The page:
Supporting design planning through process model simulation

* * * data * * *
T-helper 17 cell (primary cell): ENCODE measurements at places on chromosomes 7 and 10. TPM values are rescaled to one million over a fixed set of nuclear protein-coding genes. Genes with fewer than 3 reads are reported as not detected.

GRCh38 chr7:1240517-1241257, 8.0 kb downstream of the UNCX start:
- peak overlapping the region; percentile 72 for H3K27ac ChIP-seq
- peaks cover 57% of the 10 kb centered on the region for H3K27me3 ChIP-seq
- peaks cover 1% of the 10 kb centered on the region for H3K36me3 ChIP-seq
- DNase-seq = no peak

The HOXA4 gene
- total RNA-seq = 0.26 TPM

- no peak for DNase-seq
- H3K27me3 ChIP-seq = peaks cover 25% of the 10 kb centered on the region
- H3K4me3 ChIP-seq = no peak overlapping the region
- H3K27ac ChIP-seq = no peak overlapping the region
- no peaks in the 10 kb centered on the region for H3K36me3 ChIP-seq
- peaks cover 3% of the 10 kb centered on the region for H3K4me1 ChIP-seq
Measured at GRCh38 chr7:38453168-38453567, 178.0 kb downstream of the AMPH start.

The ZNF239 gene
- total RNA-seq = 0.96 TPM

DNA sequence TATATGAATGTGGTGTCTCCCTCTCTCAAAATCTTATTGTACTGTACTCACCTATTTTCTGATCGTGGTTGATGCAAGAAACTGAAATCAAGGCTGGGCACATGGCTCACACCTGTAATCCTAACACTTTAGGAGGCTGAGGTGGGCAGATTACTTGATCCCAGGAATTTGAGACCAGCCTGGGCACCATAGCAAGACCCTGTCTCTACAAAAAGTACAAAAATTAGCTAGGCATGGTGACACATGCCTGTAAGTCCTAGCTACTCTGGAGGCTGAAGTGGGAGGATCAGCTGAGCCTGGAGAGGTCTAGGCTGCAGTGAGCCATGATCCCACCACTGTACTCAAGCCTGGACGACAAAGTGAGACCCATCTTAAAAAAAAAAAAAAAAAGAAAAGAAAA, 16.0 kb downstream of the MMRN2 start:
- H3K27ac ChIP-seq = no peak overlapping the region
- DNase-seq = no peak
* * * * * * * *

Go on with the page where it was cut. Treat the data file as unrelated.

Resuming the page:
Modelling and analysis of design processes is non-trivial and predicting the behaviour of such systems is especially challenging. Nonetheless, the effective planning of design projects is critical for many engineering companies. Based on the findings from a thorough literature review and an extensive industrial case study, this thesis identified four themes on which subsequent process analyses focused: modelling and representation; scale and connectivity; rework, and the product-process link. The case study also provided a deeper understanding of the practical challenges of planning in industry. In order to meet these challenges, both the Signposting modelling framework and simulation tool were enhanced to provide increased functionality for process modelling, representation and analysis. Further, novel approaches for process analysis - the use of hypothetical models and confidence profiles that link product and process information - were proposed. A software tool was developed to automatically generate such hypothetical models. Simulation analyses were performed on both hypothetical and real-world models. The results elucidated the effects of structural variations in terms of scale and connectivity on project performance. They also showed how task reordering due to rework can lead to major process delays, even when the time taken to rework failed tasks is extremely short. Further, the simulation analyses demonstrated how confidence profiles could be used to identify rework early in the process and reduce the resulting project schedule impact. The results from the simulation analyses were evaluated against historical data from the case study company and heuristics for design planning were defined. Overall, this research demonstrated how simulation analysis of both real-world and hypothetical models, using the enhanced Signposting tool, can provide useful insights into design process planning.